REISSUE/ARCHIVAL PICK: Allen Ginsberg, At Reed College: The First Recorded Reading of Howl and Other Poems

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Note that this isn’t the first public reading of “Howl”; that occasion was the famous Gallery Six event from October 1955 that featured Ginsberg, Gary Snyder, Philip Whalen, Philip Lamantia and Michael McClure (Lawrence Ferlinghetti was in attendance. So was Kerouac and Neal Cassady. Kenneth Rexroth was emcee). This Reed College performance was from the following February, held at the liberal arts-focused school located in Portland, OR. In his notes for this tremendous archival find, Dr. Pancho Savery (Professor of English & Humanities at Reed) mentions that the version of “Howl” that’s nearest to what’s heard on this release (available on vinyl, CD and digital) is found in Howl: Original Draft Facsimile, Transcript & Variant Versions (first published in 1986), and he adds that it’s worthwhile (advisable, even) to have a copy of it (specifically, “Draft 5”) and the text of the City Lights edition handy to read while listening.

If this makes At Reed College sound like a prize best suited for serious poetry nuts and particularly those with an itch only the Beats (and associated bohos) can scratch, well…perhaps. I will add that the tape ran out during the reading, so if you are expecting a seamless experience, this is not that. It’s not even complete, as after Ginsberg rereads a few lines once the recording has recommenced and then begins “Part II,” he abruptly asks to stop due to an inadequate level of energy on his part. And yet, the whole, which is comprised of poems that were first published alongside “Howl” in Howl & Other Poems and in Reality Sandwiches, is a fascinating document, and one that’s ultimately fully satisfying, even if it’s unfinished. It’s striking to hear the laughter of the assembled, not just during “A Supermarket in California,” but also in “Howl,” and the same is true for Ginsberg’s playful false starts while reading “A Dream Record.” In the end, it’s a joy to hear one of the very greatest of modern poets sharing his defining work while it was still being perfected. A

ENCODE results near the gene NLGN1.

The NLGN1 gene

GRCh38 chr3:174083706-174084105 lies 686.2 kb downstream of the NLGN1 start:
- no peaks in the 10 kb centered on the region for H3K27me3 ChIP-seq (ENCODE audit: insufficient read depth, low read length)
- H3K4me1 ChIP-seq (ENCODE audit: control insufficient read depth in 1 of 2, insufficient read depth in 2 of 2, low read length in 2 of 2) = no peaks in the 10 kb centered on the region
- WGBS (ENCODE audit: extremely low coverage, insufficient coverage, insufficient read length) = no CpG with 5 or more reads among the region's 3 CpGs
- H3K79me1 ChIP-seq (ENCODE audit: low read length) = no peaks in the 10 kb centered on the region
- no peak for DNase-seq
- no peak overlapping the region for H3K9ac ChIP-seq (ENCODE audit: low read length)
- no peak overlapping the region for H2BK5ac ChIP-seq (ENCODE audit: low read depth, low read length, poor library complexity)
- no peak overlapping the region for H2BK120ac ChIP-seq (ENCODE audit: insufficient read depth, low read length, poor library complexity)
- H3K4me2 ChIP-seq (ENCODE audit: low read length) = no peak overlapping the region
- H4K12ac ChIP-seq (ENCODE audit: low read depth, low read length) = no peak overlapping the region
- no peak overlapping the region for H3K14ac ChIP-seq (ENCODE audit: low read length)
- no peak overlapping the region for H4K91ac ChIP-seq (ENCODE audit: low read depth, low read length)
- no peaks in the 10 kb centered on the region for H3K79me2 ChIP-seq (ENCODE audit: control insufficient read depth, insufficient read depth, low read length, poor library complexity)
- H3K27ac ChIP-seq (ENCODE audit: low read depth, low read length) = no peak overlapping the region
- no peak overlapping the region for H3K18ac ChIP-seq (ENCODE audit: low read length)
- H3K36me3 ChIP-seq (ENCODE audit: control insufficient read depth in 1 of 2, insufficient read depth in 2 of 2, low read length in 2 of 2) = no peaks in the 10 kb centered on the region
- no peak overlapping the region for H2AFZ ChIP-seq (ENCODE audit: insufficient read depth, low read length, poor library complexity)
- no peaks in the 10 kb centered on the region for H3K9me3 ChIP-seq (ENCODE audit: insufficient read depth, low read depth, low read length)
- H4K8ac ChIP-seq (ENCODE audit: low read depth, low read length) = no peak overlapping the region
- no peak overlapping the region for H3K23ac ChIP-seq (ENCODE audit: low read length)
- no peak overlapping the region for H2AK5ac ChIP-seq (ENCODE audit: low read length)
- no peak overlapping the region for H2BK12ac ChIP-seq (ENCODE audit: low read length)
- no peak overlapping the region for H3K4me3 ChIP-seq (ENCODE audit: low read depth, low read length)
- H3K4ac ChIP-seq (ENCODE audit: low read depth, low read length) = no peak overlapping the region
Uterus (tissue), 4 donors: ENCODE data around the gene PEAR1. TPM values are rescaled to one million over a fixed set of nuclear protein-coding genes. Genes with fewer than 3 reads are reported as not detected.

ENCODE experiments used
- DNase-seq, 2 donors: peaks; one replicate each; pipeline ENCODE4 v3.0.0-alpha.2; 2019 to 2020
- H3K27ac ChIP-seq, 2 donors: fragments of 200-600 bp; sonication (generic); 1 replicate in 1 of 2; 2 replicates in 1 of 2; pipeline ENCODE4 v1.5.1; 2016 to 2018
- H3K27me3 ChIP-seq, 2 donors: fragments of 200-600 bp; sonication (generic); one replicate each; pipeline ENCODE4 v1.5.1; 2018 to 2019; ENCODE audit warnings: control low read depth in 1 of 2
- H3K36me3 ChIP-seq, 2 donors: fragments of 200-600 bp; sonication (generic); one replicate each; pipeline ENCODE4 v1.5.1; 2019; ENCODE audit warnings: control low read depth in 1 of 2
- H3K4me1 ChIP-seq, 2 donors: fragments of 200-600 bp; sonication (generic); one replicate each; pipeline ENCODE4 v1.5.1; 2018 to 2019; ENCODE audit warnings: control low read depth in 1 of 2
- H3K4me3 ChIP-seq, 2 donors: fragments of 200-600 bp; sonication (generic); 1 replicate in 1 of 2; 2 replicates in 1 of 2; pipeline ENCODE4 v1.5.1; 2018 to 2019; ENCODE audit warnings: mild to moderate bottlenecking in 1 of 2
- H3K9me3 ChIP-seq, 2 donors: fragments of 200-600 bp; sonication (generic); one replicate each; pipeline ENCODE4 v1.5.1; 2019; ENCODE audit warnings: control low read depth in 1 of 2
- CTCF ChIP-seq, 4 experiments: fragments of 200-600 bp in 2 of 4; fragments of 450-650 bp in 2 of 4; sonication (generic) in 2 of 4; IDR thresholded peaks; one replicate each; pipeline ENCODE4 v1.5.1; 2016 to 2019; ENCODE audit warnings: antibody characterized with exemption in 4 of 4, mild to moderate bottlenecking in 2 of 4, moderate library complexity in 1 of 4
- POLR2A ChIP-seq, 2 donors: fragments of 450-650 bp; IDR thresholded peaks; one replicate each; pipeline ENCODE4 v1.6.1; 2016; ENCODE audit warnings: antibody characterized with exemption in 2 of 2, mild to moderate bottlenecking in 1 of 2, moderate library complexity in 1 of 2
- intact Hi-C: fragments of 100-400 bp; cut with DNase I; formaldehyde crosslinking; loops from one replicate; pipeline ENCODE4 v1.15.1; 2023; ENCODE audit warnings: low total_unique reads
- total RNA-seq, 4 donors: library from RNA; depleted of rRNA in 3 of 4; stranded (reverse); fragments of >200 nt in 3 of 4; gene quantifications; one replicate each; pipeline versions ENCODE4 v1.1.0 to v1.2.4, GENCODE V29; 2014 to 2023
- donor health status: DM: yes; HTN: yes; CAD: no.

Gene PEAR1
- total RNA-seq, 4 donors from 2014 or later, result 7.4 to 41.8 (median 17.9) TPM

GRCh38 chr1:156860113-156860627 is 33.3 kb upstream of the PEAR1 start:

Caterina Barbieri, Fantas Variations

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(Editions Mego)